commodated to the change.
The sod house that goes to President
elect Harrison from Loup City, passed
through Columbus Friday. It is 8x16
ft., walls 6 ft. high, built on a flat car.
The interior contained Sherman county
vegetables enough to supply the presi
dent's family all winter, and the walls
decorated with paintings. The U. P.
and R. L roads carry the house free.
-People generally are not aware how
important an institution the Union Pa
cific railroad is for the city we mean in
the disbursement of money to employes
and others. The sum expended here in
various ways to citizens who use it every
month right at home among our business
houses, amounts in a year to $40,000 a
6nug sum that would be missed if with
drawn from local business.
The Journal's receipts for subscrip
tions are running over into the nineties.
It makes a man feel as though there was
a fine grain in human nature when a
subscriber says, "Well, I have been a
little neglectful and I find I am behind
a year with the Journal, just take these
6ix dollars and that will kind o' make
the account even up." That kind of
evening-up rejoices the printer's heart,
A card received announces that Mr.
and Mrs. H. P. Bennet, jr., will be at
home at Glenwood Springs, Cohx, after
Dec 15th, 188a The marriage of Miss
Nellie J. Canavan, formerly of this city,
to Mr. Bennet, took place at Leadville,
Colo, Nov. 28th, 1888. Her many friends
here will wish the amiable and talented
lady long life and abundant happiness
with her chosen partner for life's journey.
Mrs. Rose T. Page, music teacher.
Rooms at Mrs. Winterbotham's. Terms,
per lesson $1.00. For regular pupils two
lessons a week for six months, 50 cents
per lesson, payable monthly. Lessons
excused only in case of actual illness.
One of the most valuable uses of a
local paper is the information that it
gives of public sales, public matters of
all kinds of general interest and profit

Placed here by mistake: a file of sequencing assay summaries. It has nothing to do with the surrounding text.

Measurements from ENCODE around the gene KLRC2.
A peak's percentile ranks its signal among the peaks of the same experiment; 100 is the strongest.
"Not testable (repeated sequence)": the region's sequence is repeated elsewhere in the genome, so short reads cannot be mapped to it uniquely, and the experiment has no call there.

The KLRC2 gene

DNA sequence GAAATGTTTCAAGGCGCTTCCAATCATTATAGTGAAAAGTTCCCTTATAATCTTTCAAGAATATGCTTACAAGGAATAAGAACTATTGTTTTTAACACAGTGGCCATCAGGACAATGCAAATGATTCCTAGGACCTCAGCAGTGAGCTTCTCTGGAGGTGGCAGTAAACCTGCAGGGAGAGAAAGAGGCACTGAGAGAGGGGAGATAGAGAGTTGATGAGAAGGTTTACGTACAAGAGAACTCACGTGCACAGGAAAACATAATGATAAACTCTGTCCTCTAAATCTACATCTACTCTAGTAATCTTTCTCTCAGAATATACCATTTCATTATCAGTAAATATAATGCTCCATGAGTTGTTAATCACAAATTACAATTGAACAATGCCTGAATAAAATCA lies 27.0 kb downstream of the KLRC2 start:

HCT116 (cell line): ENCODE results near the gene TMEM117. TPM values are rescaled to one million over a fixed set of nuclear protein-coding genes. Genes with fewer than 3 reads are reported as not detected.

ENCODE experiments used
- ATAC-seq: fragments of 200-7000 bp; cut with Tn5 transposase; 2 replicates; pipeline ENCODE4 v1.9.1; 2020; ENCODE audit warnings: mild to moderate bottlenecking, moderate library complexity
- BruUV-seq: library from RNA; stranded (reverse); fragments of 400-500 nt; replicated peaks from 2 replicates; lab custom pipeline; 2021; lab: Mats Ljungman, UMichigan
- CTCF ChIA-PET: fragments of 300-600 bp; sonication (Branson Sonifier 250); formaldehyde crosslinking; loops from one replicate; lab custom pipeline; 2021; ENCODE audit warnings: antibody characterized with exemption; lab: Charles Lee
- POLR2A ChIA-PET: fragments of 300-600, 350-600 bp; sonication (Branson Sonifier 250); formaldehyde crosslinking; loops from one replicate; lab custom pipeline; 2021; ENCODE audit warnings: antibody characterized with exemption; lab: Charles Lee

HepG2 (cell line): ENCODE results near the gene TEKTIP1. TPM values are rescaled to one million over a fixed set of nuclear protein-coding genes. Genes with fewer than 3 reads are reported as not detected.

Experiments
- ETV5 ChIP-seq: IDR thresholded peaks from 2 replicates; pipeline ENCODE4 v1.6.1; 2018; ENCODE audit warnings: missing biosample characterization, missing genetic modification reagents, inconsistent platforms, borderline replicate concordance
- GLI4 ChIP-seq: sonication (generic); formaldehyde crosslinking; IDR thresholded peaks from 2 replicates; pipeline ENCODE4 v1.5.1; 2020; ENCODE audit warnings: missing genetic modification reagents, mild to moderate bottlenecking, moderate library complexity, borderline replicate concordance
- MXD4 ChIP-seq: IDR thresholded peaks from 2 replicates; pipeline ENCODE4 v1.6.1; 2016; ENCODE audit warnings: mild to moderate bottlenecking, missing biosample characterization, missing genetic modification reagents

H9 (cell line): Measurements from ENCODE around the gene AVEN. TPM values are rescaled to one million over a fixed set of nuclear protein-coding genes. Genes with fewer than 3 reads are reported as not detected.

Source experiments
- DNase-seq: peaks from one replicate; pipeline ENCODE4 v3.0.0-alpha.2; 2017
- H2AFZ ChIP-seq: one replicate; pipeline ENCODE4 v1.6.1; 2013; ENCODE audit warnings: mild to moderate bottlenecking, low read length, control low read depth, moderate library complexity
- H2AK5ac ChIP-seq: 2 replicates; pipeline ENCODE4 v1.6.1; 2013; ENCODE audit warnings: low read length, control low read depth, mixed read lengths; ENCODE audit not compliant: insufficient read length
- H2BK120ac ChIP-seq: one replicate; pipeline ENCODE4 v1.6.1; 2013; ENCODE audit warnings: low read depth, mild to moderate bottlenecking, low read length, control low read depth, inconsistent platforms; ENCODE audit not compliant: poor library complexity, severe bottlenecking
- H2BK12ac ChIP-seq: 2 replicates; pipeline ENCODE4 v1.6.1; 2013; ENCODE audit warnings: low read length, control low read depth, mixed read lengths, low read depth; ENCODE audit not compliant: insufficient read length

to business men and others. This is one
great reason why the Journal is sought
after as an advertising medium in this
section of Nebraska. It has the largest
circulation of any paper published in
Remember Dr. Haughawout is the
only dentist in Columbus that will make
the best artificial teeth on any plate you
desire for $6.00 per set I use the best
material that can be purchased and offer
$500.00 reward to any one detecting any
inferior article used in making my $6.00
teeth. I guarantee a finer finish and a
more perfect fit than can be had any
where else. Dental parlors 1 block north
of First Nat'l Bank. 1
There are men in town the support
of whose families depends, day by day
upon what work they can get to do, day
by day. Those who have abundance
and to spare should endeavor to give
employment to the needy. You can find
something that needs to be done, that
will well repay you for the doing, and
make some man feel a little better in the
struggle to support his wife and precious
little ones dependent upon his labors.
The Burlington Route offers low
rate excursions to California and Oregon
including, among other prominent
points San Francisco, Los Angeles, Sac
ramento, San Diego, Portland, etc Tbe
excursion parties will leave Omaha, Pa
cific Junction, Nebraska City, Lincoln,
St. Joseph, Atchison, Kansas City, etc.,
on morning trains, Wednesday of each
week, and upon connecting trains from
other points. $35 from all Missouri
Schuyler business men complain
that their present system of lighting
streets is unsatisfactory. If you are not
using electric light, like Columbus, try
it gentlemen, and yon will discard every
other method. Columbus owes more
than a little to the proprietors of the
two mills (which furnish the electric
lights), and to the Street-Car Company,
both of which public improvements add
greatly to the desirability of the city as
a place of residence.
The greatest fortunes, the best and
the cleanest are made in the rise of real
estate values. Ono of Kansas City's
richest inhabitants is a woman, Mrs.
Sarah W. Coals, aged 59 years, the value
of whoso possessions is placed at $10,
000,000. A piece of land that cost her
husband $2,000 is now 20 acres in the
heart of tbe city. Such a colossal for
tune may not be in store for investors in
Columbus property, but there is no
doubt a good opportunity here for rich
returns to men who know how to buy.
About a week ago J. L. Tripp, a
farmer living near Gardner, Neb., left
the country, unknown to his family and
his creditors. Ho was badly in debt at
tho timo of his departure W. A. Mc